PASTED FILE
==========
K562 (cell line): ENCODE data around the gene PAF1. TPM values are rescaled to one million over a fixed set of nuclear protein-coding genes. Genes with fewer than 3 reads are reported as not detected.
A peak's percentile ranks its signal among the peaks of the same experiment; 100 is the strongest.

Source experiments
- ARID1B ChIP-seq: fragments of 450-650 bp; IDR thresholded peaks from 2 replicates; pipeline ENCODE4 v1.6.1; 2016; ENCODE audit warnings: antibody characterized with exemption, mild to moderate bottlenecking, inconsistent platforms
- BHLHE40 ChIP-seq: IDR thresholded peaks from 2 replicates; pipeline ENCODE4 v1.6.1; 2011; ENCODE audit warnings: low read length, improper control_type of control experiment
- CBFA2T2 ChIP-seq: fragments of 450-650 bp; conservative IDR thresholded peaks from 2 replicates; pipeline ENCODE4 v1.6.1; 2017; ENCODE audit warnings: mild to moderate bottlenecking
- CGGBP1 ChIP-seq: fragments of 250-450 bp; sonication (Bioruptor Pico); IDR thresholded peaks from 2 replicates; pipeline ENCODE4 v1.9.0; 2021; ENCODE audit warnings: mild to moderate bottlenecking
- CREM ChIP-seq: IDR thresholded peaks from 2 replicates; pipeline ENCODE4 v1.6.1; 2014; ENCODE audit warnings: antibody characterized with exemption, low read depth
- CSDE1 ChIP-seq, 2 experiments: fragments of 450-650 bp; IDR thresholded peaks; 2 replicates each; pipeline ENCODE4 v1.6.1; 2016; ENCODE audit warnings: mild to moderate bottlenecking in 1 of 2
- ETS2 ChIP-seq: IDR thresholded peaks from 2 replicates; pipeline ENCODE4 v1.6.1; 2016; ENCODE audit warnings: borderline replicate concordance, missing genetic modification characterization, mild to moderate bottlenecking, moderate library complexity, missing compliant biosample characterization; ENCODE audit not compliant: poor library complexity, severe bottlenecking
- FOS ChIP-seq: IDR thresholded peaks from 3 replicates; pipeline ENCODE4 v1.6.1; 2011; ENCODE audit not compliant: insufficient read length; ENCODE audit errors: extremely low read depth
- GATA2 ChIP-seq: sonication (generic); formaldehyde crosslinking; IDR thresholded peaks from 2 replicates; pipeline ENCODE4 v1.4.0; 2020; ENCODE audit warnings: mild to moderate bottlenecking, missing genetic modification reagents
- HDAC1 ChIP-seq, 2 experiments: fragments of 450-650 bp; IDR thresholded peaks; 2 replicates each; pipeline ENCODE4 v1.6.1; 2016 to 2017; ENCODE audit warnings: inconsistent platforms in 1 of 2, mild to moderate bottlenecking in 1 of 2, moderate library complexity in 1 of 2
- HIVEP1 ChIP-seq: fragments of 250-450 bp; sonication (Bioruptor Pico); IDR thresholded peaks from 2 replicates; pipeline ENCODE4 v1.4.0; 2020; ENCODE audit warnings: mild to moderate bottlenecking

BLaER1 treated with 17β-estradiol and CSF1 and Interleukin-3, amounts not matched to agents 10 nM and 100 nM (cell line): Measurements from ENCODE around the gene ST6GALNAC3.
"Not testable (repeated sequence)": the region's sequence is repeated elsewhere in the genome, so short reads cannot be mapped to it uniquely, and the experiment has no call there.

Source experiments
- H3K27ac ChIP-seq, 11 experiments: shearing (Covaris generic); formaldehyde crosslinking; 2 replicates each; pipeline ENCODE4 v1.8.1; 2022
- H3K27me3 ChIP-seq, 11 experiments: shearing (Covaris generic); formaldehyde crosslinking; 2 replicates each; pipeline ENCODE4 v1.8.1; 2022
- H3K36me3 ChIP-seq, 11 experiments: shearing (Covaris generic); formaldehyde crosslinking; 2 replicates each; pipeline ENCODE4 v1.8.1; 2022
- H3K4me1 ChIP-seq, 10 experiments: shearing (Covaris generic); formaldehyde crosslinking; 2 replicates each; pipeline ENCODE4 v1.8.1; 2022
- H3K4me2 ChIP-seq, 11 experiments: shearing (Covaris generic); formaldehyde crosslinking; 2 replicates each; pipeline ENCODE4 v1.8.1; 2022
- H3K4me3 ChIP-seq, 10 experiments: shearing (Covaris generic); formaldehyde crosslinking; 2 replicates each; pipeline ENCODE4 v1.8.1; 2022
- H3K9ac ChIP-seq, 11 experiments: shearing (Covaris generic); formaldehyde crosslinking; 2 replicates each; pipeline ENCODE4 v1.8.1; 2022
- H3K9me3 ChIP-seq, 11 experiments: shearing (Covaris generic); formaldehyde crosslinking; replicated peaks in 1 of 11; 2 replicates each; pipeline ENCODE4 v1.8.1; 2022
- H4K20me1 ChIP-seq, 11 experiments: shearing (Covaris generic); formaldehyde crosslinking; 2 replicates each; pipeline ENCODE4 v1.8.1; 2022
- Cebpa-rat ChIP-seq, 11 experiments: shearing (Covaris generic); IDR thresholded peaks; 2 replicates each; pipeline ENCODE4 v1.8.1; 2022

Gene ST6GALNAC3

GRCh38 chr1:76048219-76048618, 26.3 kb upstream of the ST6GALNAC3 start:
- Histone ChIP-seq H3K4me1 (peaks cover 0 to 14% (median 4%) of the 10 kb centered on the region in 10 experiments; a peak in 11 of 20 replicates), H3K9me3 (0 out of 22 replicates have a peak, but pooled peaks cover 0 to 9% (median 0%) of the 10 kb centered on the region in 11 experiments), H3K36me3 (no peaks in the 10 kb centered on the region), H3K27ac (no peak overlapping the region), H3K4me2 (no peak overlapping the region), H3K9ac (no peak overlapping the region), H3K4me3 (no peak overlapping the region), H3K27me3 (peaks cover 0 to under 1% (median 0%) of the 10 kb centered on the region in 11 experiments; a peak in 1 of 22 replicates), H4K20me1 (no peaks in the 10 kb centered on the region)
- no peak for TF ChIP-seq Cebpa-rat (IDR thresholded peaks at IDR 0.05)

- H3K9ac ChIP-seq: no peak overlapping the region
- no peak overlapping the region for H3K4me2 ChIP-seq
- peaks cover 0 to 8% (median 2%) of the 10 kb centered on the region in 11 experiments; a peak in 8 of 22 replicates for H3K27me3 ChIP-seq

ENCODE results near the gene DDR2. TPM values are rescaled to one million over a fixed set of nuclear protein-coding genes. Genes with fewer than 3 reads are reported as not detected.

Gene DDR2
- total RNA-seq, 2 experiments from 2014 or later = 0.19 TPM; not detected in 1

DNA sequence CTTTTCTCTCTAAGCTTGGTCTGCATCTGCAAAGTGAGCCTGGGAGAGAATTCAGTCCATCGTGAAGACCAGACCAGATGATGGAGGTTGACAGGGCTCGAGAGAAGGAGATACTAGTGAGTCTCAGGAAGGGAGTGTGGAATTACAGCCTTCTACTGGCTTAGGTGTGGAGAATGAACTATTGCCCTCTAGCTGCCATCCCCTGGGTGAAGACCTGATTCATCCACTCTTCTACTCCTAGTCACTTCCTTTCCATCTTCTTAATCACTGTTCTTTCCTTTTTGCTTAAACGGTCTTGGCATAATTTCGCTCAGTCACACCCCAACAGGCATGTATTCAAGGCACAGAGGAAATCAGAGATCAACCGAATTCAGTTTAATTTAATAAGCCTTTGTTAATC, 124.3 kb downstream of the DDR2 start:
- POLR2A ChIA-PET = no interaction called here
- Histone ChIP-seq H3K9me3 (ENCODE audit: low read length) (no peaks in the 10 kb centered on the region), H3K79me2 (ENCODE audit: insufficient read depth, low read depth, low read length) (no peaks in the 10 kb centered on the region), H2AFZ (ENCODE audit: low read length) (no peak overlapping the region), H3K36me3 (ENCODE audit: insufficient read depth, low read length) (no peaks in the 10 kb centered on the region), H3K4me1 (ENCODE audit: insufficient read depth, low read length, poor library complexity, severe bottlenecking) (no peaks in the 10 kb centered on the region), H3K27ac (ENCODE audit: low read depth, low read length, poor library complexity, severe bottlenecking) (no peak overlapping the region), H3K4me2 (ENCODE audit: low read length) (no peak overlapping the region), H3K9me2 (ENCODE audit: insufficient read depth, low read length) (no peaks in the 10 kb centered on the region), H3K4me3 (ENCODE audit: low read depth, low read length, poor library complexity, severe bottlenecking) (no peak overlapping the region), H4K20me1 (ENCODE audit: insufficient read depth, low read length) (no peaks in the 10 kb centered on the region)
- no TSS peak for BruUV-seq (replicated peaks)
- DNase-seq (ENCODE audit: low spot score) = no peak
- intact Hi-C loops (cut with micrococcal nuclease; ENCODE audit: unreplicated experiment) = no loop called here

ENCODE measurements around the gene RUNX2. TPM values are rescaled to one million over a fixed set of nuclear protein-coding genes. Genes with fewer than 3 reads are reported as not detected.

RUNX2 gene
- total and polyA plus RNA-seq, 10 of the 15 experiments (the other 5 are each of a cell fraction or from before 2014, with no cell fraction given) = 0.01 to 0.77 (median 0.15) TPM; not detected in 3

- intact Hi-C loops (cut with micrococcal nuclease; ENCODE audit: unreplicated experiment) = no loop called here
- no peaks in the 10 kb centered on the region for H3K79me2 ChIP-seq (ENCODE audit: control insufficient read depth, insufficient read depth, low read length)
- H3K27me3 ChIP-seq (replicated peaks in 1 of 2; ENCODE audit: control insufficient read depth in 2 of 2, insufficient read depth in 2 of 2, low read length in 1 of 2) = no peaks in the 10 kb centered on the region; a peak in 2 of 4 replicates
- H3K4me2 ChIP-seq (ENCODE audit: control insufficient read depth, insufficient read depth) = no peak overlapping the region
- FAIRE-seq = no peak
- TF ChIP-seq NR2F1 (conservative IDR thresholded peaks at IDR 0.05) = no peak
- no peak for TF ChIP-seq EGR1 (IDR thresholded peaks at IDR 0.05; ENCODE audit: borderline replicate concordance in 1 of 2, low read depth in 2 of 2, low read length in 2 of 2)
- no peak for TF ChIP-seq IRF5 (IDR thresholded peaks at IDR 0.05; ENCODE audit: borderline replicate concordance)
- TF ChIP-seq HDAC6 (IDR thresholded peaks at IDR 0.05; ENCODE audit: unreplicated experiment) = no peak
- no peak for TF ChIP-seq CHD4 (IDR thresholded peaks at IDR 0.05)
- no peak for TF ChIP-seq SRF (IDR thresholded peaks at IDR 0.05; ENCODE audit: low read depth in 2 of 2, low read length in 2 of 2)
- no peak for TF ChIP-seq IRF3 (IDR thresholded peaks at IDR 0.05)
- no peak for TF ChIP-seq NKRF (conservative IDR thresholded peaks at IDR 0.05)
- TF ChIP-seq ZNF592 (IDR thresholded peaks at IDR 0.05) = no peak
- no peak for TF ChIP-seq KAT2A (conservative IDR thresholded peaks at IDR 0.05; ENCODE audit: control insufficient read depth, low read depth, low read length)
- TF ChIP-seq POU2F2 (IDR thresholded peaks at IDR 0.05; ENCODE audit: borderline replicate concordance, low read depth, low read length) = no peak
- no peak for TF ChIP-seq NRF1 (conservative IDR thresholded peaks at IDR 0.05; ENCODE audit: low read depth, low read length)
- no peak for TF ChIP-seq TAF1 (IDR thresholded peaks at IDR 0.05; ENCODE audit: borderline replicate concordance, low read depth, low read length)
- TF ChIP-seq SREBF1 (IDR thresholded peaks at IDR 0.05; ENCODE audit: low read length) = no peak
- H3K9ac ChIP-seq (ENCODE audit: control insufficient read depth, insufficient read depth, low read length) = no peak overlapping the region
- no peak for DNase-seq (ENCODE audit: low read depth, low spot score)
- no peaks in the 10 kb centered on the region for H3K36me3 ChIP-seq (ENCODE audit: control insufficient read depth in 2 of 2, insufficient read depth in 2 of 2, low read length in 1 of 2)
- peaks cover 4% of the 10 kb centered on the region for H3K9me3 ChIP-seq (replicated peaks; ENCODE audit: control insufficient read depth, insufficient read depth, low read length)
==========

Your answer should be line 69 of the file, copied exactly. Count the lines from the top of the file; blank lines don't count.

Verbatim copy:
- peaks cover 4% of the 10 kb centered on the region for H3K9me3 ChIP-seq (replicated peaks; ENCODE audit: control insufficient read depth, insufficient read depth, low read length)